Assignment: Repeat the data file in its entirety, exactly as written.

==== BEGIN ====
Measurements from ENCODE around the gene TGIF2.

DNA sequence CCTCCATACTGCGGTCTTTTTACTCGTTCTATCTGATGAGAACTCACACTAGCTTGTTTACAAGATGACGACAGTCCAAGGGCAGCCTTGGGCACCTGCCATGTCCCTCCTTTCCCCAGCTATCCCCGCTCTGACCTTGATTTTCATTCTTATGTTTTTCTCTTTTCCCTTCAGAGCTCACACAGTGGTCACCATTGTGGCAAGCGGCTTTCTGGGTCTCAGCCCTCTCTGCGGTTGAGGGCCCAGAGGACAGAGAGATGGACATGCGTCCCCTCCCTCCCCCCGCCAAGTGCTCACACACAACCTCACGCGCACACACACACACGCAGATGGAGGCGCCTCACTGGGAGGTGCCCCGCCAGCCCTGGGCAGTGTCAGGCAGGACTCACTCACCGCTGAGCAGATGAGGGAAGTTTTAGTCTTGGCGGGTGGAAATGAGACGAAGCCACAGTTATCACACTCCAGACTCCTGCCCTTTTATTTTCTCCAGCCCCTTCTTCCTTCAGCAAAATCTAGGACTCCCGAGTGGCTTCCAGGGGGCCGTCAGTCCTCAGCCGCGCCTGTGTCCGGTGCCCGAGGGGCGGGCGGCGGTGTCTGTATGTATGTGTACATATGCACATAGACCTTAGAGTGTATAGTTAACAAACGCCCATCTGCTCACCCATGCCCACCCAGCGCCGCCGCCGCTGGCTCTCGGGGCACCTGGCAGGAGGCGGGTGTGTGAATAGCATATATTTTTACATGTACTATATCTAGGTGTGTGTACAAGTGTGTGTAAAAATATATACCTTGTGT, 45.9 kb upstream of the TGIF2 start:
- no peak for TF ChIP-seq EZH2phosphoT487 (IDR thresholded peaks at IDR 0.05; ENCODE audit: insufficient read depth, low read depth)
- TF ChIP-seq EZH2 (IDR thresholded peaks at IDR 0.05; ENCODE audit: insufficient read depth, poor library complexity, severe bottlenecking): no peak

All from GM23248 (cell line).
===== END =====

Measurements from ENCODE around the gene TGIF2.

DNA sequence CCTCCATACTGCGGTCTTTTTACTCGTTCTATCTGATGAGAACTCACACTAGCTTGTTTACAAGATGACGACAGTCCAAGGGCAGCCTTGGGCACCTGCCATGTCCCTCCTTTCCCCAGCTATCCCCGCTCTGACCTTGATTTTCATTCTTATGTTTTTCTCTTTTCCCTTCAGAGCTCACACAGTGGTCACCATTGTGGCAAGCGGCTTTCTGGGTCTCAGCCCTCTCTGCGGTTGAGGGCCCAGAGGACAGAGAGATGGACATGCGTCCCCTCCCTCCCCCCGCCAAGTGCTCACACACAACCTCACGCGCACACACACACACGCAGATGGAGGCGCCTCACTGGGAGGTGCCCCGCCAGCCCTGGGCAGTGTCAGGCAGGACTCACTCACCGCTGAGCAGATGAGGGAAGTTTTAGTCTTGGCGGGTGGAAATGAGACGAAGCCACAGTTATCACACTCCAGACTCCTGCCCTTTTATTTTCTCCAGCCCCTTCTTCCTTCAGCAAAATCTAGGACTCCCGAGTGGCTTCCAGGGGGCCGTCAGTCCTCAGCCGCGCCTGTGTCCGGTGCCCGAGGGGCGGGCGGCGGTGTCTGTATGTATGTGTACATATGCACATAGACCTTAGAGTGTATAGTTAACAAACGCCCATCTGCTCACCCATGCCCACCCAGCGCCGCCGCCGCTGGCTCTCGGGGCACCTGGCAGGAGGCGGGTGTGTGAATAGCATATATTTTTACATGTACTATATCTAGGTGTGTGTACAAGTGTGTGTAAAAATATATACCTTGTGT, 45.9 kb upstream of the TGIF2 start:
- no peak for TF ChIP-seq EZH2phosphoT487 (IDR thresholded peaks at IDR 0.05; ENCODE audit: insufficient read depth, low read depth)
- TF ChIP-seq EZH2 (IDR thresholded peaks at IDR 0.05; ENCODE audit: insufficient read depth, poor library complexity, severe bottlenecking): no peak

All from GM23248 (cell line).